The billionaire brothers who co-own the Asda supermarket chain borrowed tens of millions of euros interest-free from their petrol station empire EG Group to buy two private jets.
Mohsin and Zuber Issa took out €39mn in unsecured loans in 2018 from the business they co-own with the private equity group TDR Capital, corporate filings show.
EG Group lent the money to two Isle of Man companies set up that year through which the brothers personally own the planes — one of which is a model advertised by its manufacturer as being “ideal” for transporting heads of state.
The generous loan terms were flagged as part of the company’s most recent audit, according to two people with knowledge of the matter. As a result, the brothers, who jointly run the company, will be charged backdated interest on the loans.
The Issas, who co-own Asda with TDR, own a Bombardier Global 6000 and a Bombardier Challenger 350. Both are emblazoned with vanity call signs ending in EG, even though the company itself does not own them.
The arrangement offers a glimpse into the way the Issa brothers’ personal and professional interests are intermingled at EG Group, a highly leveraged company that has grown at breakneck speed through a series of acquisitions globally.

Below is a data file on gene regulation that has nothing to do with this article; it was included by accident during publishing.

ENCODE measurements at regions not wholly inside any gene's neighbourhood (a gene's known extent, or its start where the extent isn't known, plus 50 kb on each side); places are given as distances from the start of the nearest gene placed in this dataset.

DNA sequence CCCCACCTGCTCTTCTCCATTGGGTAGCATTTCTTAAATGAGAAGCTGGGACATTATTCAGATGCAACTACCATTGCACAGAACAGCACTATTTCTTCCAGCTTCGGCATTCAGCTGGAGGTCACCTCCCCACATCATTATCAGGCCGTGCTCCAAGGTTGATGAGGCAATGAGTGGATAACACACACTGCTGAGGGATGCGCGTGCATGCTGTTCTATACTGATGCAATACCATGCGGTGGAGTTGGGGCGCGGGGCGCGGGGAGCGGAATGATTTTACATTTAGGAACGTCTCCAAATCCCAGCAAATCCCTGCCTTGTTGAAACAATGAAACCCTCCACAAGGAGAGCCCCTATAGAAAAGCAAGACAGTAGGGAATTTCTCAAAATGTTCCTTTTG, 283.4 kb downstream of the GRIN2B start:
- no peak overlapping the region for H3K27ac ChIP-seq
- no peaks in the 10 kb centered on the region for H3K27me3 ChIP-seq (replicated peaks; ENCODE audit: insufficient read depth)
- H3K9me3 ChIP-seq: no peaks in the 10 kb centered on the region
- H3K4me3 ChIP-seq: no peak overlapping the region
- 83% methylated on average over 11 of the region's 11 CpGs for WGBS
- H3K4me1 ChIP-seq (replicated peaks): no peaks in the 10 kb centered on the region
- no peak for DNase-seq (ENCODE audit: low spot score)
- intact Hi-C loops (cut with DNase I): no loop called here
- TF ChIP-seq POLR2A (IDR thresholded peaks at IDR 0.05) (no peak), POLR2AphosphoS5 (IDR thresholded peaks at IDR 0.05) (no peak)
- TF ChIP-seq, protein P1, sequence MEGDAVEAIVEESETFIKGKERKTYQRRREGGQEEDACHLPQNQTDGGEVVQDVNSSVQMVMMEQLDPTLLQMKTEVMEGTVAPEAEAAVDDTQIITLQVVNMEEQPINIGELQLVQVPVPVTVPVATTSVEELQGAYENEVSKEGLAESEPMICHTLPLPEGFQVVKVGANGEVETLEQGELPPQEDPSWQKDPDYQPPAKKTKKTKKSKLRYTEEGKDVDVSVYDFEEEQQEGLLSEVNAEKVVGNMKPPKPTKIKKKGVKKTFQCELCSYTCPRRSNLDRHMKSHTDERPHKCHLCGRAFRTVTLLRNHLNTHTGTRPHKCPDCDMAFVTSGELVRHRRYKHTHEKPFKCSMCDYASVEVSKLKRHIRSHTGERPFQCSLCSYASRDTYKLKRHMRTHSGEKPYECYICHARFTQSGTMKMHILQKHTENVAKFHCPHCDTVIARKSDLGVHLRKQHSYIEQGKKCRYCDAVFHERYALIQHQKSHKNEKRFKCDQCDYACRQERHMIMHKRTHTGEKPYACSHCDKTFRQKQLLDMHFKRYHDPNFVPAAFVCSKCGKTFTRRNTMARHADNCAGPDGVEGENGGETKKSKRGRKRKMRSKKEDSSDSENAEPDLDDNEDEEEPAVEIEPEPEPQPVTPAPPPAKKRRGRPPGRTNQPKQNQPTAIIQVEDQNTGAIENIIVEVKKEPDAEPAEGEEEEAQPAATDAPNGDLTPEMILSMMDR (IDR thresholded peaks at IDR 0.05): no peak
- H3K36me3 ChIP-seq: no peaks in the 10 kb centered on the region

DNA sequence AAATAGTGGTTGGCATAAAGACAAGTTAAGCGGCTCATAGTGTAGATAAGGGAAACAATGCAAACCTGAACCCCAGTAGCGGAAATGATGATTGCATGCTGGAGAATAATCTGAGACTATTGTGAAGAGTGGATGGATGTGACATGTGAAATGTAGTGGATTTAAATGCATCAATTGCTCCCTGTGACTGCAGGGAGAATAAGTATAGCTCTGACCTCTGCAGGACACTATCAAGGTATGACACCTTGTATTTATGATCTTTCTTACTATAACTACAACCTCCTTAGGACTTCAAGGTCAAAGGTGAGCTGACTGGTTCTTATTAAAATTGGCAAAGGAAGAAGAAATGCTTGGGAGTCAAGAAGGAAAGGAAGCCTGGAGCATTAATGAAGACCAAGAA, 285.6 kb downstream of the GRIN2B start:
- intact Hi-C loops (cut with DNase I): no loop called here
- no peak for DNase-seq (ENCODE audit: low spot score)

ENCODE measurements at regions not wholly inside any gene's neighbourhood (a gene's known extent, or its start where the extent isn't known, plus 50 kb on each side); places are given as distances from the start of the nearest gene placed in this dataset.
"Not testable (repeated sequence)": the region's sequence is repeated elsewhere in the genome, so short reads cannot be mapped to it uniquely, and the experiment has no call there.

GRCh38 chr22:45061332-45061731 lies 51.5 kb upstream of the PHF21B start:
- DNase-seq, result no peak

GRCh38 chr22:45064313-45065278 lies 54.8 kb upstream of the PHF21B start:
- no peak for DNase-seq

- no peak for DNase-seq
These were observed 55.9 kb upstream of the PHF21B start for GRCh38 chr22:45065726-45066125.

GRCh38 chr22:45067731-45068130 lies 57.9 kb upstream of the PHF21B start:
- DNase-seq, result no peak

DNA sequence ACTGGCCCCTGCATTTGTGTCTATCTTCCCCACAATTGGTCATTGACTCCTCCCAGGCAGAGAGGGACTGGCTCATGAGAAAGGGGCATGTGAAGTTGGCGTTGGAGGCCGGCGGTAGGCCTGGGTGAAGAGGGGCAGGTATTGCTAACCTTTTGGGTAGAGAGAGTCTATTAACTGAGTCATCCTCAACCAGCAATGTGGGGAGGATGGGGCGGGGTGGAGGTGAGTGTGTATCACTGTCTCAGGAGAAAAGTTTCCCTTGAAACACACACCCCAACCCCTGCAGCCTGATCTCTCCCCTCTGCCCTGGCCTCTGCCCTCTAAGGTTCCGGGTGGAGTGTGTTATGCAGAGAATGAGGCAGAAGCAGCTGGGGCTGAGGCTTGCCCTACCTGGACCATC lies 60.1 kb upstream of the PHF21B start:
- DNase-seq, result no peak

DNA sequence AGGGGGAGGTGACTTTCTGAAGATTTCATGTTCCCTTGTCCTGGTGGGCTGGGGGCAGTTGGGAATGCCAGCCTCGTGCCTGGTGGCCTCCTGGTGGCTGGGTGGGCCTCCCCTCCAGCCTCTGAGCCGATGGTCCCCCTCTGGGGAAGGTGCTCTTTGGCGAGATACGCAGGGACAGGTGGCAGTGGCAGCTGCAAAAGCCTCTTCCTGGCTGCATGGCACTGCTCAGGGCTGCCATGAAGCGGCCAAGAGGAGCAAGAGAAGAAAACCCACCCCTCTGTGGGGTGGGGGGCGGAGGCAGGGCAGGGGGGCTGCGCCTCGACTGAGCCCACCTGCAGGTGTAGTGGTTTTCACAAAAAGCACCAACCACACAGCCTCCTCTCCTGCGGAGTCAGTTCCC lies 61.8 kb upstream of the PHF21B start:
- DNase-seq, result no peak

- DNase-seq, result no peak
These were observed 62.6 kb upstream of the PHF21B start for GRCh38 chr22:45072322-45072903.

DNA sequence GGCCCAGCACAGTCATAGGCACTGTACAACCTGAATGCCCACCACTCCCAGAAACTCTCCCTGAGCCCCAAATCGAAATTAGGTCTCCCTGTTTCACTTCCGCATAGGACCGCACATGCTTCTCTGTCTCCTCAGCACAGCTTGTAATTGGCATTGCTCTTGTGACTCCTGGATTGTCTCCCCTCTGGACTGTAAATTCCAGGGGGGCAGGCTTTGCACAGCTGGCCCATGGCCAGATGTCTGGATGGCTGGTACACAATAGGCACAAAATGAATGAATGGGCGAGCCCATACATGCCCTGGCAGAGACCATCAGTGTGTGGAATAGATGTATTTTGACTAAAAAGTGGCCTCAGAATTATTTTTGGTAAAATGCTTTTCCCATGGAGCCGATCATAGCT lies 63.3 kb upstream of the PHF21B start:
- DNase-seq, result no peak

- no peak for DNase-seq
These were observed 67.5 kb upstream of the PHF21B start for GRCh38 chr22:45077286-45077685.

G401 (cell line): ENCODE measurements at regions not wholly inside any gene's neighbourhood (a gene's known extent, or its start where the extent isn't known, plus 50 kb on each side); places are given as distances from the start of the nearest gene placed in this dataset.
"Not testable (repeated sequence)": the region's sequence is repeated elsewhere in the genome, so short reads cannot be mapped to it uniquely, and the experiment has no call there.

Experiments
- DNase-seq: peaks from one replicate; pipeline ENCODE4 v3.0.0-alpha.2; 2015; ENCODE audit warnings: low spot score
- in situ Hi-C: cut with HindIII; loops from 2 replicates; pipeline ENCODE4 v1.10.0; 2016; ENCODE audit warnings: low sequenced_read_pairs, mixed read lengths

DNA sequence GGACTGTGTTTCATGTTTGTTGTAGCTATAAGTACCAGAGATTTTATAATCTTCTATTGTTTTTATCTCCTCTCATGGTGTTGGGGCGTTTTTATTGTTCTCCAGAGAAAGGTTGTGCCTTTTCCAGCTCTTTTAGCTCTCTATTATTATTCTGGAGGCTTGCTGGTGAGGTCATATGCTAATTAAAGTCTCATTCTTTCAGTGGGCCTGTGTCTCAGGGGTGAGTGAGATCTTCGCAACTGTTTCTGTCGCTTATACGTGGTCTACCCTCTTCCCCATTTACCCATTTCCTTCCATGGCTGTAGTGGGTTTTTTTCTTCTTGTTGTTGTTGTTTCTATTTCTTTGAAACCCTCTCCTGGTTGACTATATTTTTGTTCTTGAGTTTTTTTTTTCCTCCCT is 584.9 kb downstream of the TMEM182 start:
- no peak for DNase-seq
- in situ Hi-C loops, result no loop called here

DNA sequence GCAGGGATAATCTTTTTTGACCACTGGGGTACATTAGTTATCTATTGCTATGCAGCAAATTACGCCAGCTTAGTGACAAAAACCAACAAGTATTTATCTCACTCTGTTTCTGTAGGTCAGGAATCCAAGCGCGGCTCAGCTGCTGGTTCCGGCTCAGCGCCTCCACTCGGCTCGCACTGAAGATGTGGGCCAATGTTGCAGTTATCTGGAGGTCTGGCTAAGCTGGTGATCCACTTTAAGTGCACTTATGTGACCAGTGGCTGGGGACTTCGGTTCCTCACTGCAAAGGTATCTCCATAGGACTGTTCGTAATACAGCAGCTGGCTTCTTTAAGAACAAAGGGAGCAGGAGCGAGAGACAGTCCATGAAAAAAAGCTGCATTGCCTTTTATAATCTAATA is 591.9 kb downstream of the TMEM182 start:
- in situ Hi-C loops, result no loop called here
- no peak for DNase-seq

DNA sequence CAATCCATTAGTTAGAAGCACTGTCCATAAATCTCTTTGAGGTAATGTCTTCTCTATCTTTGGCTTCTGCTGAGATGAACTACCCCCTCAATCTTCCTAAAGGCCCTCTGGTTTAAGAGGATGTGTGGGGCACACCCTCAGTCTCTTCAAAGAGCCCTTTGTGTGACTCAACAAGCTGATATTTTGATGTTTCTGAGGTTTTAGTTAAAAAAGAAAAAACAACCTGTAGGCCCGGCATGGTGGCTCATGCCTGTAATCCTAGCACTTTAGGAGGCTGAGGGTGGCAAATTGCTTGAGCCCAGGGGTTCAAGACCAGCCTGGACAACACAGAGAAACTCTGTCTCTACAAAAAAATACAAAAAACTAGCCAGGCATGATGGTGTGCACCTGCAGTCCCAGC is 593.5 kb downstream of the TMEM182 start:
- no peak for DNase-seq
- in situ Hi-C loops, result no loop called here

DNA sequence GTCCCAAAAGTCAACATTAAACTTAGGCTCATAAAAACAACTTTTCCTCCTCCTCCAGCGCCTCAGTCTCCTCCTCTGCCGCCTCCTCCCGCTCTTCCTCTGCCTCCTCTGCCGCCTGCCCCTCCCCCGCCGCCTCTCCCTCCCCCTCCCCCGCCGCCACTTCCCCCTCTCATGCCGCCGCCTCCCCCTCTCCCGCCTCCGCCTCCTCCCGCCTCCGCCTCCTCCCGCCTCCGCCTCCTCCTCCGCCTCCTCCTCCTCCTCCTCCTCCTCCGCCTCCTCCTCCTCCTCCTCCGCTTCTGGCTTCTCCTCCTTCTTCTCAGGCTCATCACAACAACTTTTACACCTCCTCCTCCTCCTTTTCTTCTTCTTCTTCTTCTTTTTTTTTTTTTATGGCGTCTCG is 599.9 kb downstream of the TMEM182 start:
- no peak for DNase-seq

The brothers also borrowed from Bank of America to buy the planes, using the interest-free loans from their petrol station company to fund at least some of the remaining cost, the people said. The US lender has security over the jets and charges the brothers interest. In contrast, the loans from EG Group are unsecured, although they do come with a personal guarantee from the brothers.
Blackburn-based EG Group will now decide what interest rate they should be charged, a person with knowledge of the matter said.
A private jet lawyer told the Financial Times that banks do not typically lend against aircraft on an unsecured basis and the interest rate on a loan without any security should be “multiples higher” as a result.
Separately, EG Group has paid the Issas’ Isle of Man companies for use of the jets, corporate filings show. It paid them €2mn in 2019 and €1mn in 2018 for “the provision of commercial transport”, according to EG Group’s accounts.
The brothers started out with one petrol station in the northern town of Bury, near to where they grew up in Blackburn. EG Group also owns Leon, the fast-food chain, and Cooplands, the bakery chain.
The companies through which the brothers own the planes, Clear Sky LP and Clear Sky 2 LP, owed EG Group $21mn as of December last year. The sums owed were “for a short-term loan, repayable on demand”, corporate filings show. The petrol station operator made $54mn in profit after tax that year.
“Loans to the Clear Sky companies are fully disclosed in the EG Group accounts,” said EG Group. “The repayment of these loans are guaranteed by Mohsin Issa and Zuber Issa personally.”
“EG Group occasionally charters aircraft from the Clear Sky companies to facilitate secure travel to international business meetings and to support the effective management of our in-country operations in 10 international markets across Europe, [the] USA and Australia,” EG said, adding that this was done at “standard commercial rates”.